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Abilene State Veterans Cemetery named location of Purple Heart

ABILENE Texas (KTAB/KRBC)- The Texas State Veterans Cemetery in Abilene held a naming ceremony Thursday to be officially named the Purple Heart Cemetery.

The Purple Heart Trail is a network of roads, bridges, highways, trails, businesses, colleges, universities, cities, counties, sports teams, airports and buildings that recall all to the public what the medal represents. Mike P. Hernandez, Vietnam Veteran and Texas Veterans Commissioner, told KTAB/KRBC more about the medal.

“You are not looking for him. You don’t want to receive it. It’s something that happens when you’re in combat,” Hernandez said.

Medal worn by Lazaro O. Camarillo III

The Purple Heart is awarded to servicemen and women wounded or killed in action. While it’s a wonderful acknowledgment of sacrifice, Hernandez said it’s not one you want to win.

“I was hit by a landmine. I lost my right eye and had shrapnel all over my body,” Hernandez said.

Lazaro O. Camarillo III, Vietnam veteran and former commander of the Military Order of the Purple Heart of Texas, also shared his story with KTAB/KRBC.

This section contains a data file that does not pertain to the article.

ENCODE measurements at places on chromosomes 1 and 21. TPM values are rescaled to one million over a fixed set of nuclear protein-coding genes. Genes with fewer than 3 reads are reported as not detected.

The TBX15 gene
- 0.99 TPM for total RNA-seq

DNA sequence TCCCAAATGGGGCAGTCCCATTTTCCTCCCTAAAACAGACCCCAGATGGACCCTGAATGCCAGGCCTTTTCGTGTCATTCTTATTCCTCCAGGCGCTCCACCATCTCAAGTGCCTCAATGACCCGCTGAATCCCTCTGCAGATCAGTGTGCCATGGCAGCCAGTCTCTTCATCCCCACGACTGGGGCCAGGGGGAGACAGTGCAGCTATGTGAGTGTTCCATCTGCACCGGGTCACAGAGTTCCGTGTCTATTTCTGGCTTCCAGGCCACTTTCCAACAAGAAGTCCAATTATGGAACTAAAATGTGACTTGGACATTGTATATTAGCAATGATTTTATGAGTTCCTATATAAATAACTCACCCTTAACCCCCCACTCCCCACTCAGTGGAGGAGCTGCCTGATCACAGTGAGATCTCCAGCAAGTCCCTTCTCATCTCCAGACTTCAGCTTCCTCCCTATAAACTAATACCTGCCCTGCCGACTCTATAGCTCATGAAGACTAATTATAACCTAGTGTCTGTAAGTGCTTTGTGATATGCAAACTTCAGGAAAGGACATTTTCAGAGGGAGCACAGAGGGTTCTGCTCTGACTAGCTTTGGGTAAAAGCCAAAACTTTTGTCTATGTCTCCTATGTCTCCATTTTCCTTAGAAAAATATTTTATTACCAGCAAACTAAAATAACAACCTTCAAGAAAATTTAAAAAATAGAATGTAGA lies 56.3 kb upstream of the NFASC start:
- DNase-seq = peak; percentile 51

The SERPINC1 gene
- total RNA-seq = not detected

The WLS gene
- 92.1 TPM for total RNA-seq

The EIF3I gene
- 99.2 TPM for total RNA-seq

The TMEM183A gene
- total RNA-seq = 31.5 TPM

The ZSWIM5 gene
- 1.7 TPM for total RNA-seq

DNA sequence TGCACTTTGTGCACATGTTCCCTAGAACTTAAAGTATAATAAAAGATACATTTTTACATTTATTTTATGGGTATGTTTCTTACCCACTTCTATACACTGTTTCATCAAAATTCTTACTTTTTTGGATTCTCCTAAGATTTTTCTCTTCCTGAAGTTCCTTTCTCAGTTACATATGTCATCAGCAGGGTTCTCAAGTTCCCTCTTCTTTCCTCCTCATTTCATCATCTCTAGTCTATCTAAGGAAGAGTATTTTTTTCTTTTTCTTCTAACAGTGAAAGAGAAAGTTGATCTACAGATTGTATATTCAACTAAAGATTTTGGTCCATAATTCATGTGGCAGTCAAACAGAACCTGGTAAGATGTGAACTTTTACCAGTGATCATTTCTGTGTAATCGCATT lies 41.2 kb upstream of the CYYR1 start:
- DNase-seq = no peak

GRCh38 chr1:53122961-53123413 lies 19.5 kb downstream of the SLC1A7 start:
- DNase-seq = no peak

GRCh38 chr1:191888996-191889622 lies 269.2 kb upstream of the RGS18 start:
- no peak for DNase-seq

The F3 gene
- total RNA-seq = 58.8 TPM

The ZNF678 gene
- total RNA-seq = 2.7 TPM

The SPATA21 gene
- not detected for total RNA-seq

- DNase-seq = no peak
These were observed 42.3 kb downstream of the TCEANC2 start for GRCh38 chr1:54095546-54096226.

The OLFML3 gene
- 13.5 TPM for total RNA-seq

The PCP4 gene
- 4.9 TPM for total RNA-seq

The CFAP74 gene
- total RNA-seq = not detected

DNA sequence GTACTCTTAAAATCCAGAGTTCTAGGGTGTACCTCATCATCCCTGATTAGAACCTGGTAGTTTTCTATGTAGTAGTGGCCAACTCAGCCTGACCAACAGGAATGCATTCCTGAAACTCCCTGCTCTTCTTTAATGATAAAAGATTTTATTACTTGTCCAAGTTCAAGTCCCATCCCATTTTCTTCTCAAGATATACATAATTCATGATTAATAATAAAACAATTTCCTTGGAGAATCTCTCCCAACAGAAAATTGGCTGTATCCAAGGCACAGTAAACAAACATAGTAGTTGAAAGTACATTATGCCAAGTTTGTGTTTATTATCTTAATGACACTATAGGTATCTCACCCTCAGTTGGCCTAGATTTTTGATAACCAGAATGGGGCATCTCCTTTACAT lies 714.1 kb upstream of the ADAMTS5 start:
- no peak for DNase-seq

“The first time I was injured was April 5. I have a shotgun right here in the side of my neck. And the second was July 16, 1969,” Camarillo III said. In Napier grass, we got hit by RPG.”

Members of the Purple Heart Trail span the country. It all takes us back to where it all began, in 1992, in George Washington’s former home, Mount Vernon.

The medal itself bears Washington’s face, as he was the first to bestow this honor during the Revolutionary War in 1782. At that time, the heart was a badge of merit. With the establishment of the Legion of Merit in 1942 however, the Purple Heart was no longer as widely used. It was revived in 1932 and given the new purpose of recognizing those who have been wounded or killed in action.

“Having a Purple Heart Cemetery and honoring our veterans who have been injured or lost their lives in combat means a lot to me,” Hernandez said.

Although a great sign of respect, Camarillo said he hadn’t worn his medals for many years. Not before hearing some advice from his father.

“In 1990 when my dad died… He said I know and you know son, you don’t want to wear ribbons or medals. Well, wear them for those you left behind…” Camarillo recalled. “Now I wear it on my truck and on my chest. I do it for them.

A sign designating the cemetery will be placed at the entrance door. A second sign reserving a parking space for Purple Heart recipients will also be placed.

To see what other entities across the country have joined the track, a database of registrants can be found on the Purple Heart website, along with information on how to apply.


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